Completeness of reporting depends mainly on two elements. First, the public must have access to health services and use them. Second, the health services must report cases accurately and regularly to the appropriate public health authorities. A study in 13 developing countries that compared survey data with reported data found that only 2 to 5 per cent of tetanus cases and 1 to 26 per cent of poliomyelitis cases were detected and reported through routine surveillance systems (Expanded Programme on Immunization 1982). Overall reporting efficiency for the vaccine preventable diseases is estimated to be less than 10 per cent, although this estimate does not specifi cally address diphtheria case reporting (Expanded Programme on Immunization 1994b). Further efforts are needed to establish highly efficient surveillance systems capable of detecting most cases of targeted diseases.




Immunity to diphtheria and tetanus in inner-city women of childbearing age.

B A Koblin and T R Townsend. Am J Public Health. 1989 September; 79(9): 1297–1298.


Sera were collected between August 1984 and June 1986 from women …the last 20 years have found a higher percent of women susceptible compared to the present study. However, these studies have also reported an increase in the proportion susceptible with age. Millian, et al, found low levels of tetanus antitoxin (<0.01 unitlml) in 25 percent of women aged 20-29 years and 37 percent of women aged 30-39 years. Levels of diphtheria antitoxin <0.02 unit/ml were found in 15 percent of women aged 15-19 years, 19 percent of women 20-29 years, and 24 percent of women 30-39 years…


 In the present study, the percent of women susceptible to diphtheria was higher in all age groups compared to tetanus. One reason for this observation may be the use of tetanus toxoid alone as the practice for wound prophylaxis after trauma instead of the combined diphtheria-tetanus toxoids. Another reason is that diphtheria toxoid is less antigenic than tetanus toxoid and therefore the duration of seroprotection following immunization may be less than that observed for tetanus toxoid…


However, the protective level of antitoxin for diphtheria is less well defined than that for tetanus. Outbreaks do occur in communities in which immunization has been extensive and immunization with diphtheria toxoid may modify disease rather than prevent its occurrence.  Susceptibility to diphtheria in the older age groups can be a result of lack of exposure to diphtheria in the past, lack of completion of the primary series in childhood, or lack of boosters since childhood…



Diphtheria in the United States, 1971-81.

R T Chen, C V Broome, R A Weinstein, R Weaver, and T F Tsai.Am J Public Health. 1985 December; 75(12): 1393–1397.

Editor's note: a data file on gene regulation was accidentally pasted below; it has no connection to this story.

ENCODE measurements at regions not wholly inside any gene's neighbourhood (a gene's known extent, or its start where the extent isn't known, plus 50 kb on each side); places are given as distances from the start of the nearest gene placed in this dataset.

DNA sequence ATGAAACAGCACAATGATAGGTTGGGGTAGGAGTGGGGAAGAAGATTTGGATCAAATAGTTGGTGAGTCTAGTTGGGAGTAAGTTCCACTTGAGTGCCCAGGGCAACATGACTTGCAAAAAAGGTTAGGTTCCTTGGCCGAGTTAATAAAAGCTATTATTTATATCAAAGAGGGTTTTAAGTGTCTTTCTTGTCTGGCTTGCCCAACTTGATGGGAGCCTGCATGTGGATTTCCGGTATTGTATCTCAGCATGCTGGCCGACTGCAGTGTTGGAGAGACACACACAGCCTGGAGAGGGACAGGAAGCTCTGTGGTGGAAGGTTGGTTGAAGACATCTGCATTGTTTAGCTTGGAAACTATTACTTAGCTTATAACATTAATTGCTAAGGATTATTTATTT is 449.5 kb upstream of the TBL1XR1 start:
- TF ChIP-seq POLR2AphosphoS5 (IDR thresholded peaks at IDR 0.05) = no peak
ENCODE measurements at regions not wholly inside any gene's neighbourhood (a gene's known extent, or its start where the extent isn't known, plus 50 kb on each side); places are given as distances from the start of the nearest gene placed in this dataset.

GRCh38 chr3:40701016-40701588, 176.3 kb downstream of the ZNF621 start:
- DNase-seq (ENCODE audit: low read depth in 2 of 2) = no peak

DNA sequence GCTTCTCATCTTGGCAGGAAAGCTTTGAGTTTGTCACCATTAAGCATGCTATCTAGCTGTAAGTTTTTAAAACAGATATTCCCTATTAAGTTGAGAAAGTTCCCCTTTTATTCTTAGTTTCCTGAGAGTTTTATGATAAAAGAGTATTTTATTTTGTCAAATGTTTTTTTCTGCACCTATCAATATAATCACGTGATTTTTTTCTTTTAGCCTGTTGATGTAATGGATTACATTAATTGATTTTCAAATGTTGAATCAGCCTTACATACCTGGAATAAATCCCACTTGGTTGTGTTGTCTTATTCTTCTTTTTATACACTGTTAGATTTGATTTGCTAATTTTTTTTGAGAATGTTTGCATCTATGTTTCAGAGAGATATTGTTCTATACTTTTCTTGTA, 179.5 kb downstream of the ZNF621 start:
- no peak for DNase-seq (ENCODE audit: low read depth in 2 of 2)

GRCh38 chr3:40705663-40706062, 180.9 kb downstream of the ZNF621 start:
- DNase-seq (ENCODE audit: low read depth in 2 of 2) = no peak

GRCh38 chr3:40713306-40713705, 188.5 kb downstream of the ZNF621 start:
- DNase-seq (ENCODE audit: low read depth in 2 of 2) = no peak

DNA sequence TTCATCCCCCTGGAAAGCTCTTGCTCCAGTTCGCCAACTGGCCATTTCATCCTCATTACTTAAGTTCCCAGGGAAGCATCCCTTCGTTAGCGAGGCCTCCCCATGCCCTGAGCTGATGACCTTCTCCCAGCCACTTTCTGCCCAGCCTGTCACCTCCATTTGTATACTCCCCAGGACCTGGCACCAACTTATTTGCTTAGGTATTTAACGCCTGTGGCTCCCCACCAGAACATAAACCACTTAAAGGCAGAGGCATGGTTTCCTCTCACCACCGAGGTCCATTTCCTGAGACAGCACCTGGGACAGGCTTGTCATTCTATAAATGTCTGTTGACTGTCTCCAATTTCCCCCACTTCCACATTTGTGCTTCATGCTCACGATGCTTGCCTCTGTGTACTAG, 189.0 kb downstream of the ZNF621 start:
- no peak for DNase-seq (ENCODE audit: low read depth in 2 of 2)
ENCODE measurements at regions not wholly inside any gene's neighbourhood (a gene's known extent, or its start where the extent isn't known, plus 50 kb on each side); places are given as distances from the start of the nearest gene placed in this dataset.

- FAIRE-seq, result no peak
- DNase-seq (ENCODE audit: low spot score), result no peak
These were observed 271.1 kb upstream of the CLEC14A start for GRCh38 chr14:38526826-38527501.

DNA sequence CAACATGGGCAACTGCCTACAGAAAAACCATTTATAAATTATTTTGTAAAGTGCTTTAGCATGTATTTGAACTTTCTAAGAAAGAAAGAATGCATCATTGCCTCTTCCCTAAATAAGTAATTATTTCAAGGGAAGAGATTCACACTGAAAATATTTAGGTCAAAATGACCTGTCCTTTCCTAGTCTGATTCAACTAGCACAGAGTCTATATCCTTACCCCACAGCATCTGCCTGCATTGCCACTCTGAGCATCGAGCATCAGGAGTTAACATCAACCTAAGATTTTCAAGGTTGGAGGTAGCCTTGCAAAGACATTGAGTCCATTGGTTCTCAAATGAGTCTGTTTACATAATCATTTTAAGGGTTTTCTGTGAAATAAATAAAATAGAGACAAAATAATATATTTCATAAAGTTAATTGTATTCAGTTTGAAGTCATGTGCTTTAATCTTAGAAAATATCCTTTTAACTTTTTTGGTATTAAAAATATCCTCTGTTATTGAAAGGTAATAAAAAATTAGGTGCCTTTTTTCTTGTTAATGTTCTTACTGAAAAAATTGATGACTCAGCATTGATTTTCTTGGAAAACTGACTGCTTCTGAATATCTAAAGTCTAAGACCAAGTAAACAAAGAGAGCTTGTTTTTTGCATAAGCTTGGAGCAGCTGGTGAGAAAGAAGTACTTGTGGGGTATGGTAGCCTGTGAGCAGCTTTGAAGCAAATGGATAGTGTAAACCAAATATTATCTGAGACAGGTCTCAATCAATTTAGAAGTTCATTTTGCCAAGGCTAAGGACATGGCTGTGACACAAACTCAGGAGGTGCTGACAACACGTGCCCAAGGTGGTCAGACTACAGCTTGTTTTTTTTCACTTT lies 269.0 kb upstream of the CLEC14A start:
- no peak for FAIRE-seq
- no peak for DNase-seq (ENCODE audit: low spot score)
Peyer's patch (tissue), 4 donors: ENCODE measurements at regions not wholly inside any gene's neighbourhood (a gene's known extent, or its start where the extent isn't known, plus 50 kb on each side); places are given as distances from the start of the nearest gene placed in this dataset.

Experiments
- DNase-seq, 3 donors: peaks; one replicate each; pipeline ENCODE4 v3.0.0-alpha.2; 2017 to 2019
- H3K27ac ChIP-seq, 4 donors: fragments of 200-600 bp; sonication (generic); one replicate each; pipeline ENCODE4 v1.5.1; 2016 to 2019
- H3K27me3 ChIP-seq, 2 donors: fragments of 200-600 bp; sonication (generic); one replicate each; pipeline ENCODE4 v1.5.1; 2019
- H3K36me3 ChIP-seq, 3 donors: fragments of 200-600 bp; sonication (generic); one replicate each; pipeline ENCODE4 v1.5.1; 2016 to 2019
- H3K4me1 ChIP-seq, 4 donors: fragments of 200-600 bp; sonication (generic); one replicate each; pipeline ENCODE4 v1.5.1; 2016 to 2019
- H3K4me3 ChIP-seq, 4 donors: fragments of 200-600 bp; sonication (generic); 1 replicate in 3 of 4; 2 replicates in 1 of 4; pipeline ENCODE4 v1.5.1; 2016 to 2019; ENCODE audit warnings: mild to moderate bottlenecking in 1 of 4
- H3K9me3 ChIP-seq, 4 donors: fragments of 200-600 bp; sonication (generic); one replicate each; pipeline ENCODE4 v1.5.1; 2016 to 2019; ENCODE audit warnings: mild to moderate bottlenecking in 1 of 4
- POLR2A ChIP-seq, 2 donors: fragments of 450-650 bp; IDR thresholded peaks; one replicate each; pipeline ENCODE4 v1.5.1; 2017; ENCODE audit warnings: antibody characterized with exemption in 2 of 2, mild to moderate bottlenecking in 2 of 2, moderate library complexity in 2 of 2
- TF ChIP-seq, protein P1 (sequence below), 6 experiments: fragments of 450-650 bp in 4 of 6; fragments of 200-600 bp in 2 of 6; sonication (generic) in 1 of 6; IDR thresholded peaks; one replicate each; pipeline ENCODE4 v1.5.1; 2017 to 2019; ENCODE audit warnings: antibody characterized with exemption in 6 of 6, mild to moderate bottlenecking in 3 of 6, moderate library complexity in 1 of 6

General Trends.  Diphtheria case incidence remained relatively unchanged from the previous decade until 1975, when the rate began to plummet(Figure 1), reaching a low of two cases (0.01 case per million) in 1980. Mortality paralleled the decline in incidence, including no deaths in 1980. The death-to-case ratio remained close to the historically prevailing 10 per cent until 1976, demonstrating the continued high risk of death associated with diphtheria. It has since varied erratically because of the small number of cases annually….






The frequency of diphtheria carriage in the United States is not known accurately. Nontoxigenic isolates and carriers not associated with outbreaks were probably not detected by the surveillance system. The 471 noncutaneous carriers that were reported resembled the cases in age, sex, and racial distribution, but had better immunization status and a lower proportion of toxigenic strains isolated.




Diphtheria incidence in the United States has fallen steadily since at least the 1920s (Figure 1). The reasons for the decline before the introduction of diphtheria toxoid immunization are

unclear, but may be related to factors such as diphtheria toxin-antitoxin use and general improvements in socioeconomic factors, nutrition, and housing


The incidence of noncutaneous diphtheria disease have reached the lowest recorded levels ever in the United States. While the degree of diphtheria underdiagnosis is unknown, the continued decline in incidence is further corroborated by the National Center for Health Statistics mortality data. The decline in diphtheria incidence in the United States during 1971-81 occurred despite serologic studies during the 1970s showing subprotective serum diphtheria antitoxin levels in approximately 25 per cent of the children’0″ and 75 per cent of the adults’2 tested in three US cities. Furthermore, the US Immunization Survey, based on interview question- naires, showed a gradual increase in the percentage of children less than 14 years old not immunized with at least three doses of diphtheria and tetanus toxoids and pertussis vaccine (DTP), from 17 per cent in 1971 to 26 per cent in 1981 ‘for Whites, and from 29 per cent to 47 per cent for non-Whites. Surveys of the actual immunization records of the children in the same age group, available since 1980, showed that 10 per cent of the Whites and 32 per cent of the non-Whites in 1981 were not fully immunized.